The wastrel child effect

2010-12-17

in Economics, Geek stuff, Politics, Rants

Talking with Lauren the other day, it occurred to me that the strongest force redistributing wealth across human history has quite possibly not been progressive taxation of income or estate taxes. Rather, it may be the tendency of the children of the wealthy and powerful to be hopeless wastrels. One generation builds up a gigantic fortune and the next one (or two, or three) disperses it again with some combination of bad decisions and lavish living.

It seems plausible to say that really gigantic fortunes only build up when some new factor unbalances the existing economic system. For instance, companies realize that it will only be possible to train staff in the use of one computer operating system. In the process, Microsoft and Bill Gates make colossal fortunes. Similar explanations can be used when it comes to railroad barons, the current wealth of Gulf oil states, and so on.

The people who build up these fortunes probably always need a combination of talent and good luck. They need to have the giant fortune opportunity in the first place, and then they need to act effectively to realize it. The sort of people who are able to do that are probably pretty unusual, for the most part. By contrast, their offspring are more likely to be normal in traits like intelligence (regression to the mean). It is also entirely possible that they will live seriously distorted lives, as the result of parental success. This is as true of the heir to a major fortune or family business as it is to the heir to a particularly successful hereditary monarch. Once in a while, they may be able to build on the success of their predecessor. More often – I would wager – they either start or perpetuate the decline of that success.

All told, it is probably an extremely good thing that the children of people like Elizabeth I or Bill Gates don’t generally rise to the level of success of their parents. Given how limited most states are – when it comes to putting checks on income inequality – it seems plausible to me that a world with a high probability of hereditary success would probably be one ruled by powerful families reminiscent of the Middle Ages. The fact that there is at least the occasional mad or incompetent person who ends up in a position to squander the family’s wealth and influence is probably a significant reason why we don’t all live like peasants, ruled over by feudal lords.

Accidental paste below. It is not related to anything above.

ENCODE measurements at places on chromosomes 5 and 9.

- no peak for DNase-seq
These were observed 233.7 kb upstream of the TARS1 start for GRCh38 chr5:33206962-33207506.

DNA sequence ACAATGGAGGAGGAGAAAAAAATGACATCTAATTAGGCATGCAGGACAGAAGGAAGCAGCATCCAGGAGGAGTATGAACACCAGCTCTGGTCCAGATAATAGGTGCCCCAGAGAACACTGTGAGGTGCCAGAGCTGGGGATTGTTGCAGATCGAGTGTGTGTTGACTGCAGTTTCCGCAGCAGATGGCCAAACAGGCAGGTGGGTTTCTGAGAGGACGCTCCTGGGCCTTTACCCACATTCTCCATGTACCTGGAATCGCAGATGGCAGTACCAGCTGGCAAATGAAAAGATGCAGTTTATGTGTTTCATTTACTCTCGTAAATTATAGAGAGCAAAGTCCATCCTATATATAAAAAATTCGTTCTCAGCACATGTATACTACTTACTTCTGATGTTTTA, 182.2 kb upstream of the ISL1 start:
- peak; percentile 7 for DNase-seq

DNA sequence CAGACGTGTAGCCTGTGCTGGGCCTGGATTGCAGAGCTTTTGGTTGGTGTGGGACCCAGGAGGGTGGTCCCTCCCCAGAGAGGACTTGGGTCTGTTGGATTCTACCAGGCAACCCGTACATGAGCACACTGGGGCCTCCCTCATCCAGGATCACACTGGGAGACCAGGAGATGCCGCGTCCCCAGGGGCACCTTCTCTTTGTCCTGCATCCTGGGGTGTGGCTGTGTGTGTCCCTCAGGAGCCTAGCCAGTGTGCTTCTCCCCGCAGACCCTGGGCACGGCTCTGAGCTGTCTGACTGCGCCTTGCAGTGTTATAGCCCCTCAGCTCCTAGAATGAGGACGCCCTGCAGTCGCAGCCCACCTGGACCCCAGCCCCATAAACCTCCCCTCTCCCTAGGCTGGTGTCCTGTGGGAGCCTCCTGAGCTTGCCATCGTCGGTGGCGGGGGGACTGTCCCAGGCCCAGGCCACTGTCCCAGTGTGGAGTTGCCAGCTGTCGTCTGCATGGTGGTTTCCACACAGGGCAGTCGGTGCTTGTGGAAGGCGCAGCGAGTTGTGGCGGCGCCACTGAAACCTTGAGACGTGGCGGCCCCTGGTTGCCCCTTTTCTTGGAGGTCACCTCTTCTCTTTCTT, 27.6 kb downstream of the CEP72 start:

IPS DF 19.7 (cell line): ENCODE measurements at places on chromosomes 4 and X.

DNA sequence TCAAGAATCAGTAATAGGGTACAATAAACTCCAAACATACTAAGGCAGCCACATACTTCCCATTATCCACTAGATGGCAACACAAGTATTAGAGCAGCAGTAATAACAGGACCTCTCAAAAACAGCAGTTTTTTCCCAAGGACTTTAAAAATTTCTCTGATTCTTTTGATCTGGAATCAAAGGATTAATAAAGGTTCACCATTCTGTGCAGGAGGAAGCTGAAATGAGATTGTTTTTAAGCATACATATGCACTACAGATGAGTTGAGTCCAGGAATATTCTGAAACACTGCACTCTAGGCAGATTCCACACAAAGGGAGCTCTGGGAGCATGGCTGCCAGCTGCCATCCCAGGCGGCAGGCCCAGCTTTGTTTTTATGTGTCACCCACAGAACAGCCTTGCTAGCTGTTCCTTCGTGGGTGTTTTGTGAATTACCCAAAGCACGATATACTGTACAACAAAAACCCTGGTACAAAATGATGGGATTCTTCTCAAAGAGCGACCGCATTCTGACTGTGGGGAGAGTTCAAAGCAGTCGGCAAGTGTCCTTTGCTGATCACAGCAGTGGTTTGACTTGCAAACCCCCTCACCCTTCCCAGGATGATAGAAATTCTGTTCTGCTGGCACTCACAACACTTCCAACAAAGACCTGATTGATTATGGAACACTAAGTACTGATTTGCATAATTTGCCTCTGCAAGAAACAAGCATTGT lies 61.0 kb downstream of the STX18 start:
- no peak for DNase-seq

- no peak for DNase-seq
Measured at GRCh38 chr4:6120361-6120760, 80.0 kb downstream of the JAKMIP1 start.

If it hasn’t already been done, somebody should undertake a statistical analysis of the relative financial success of the children of highly wealthy individuals. It could cover as long a span as we have good records for (which would vary by country) and would help to establish the significance of this hypothesized wastrel effect. As I said, I would not personally be surprised if the total economic effect has been redistribution on a greater scale than that achieved by taxation.

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{ 10 comments… read them below or add one }

R.K. December 17, 2010 at 5:19 pm

A.K.A. the Paris Hilton effect

Matt December 17, 2010 at 10:24 pm

Paris Hilton is almost certainly a net positive earner. Although we like to think of her as being useless, she has a lot of money making power.

As for Bill Gates’ children, it’s virtually impossible to be more successful than the most successful person in all of history. That’s not to say there’s a guarantee they won’t be successful by most standards in their own right.

I’m just curious if you have any examples of the children who have squandered their inheritance. I’m sure there are lots of examples, but it doesn’t seem like it’s necessarily universal.

For instance, companies realize that it will only be possible to train staff in the use of one computer operating system. In the process, Microsoft and Bill Gates make colossal fortunes.

At least according to Triumph of the Nerds, that’s not really at all how Microsoft came to dominance. It was more Bill Gates’ extraordinary business skills, his foresight and, after a while, his ability to leverage the fortunes Microsoft had amassed to make even more.

Milan December 18, 2010 at 12:35 am

Yeah, some actual data would be preferable to pure speculation on my part.

oleh December 19, 2010 at 12:19 pm

This is an interesting theory. Such a study could be interesting.

I would also be interested in the effect on the next generation in other ways and in particular on the incentive to work when the wealth of the previous generation does not require that you do so.

Even on a smaller scale, I observe that the difficulty of the next generation in affluent families who feel a sense of entitlement. So one struggle for parent in an affluent family is to consider what extras to provide to their children because the affluence makes it possible) and what to withhold (so that the child does not develop an unrealistic expectation of the ease with which such extra’s are acquired.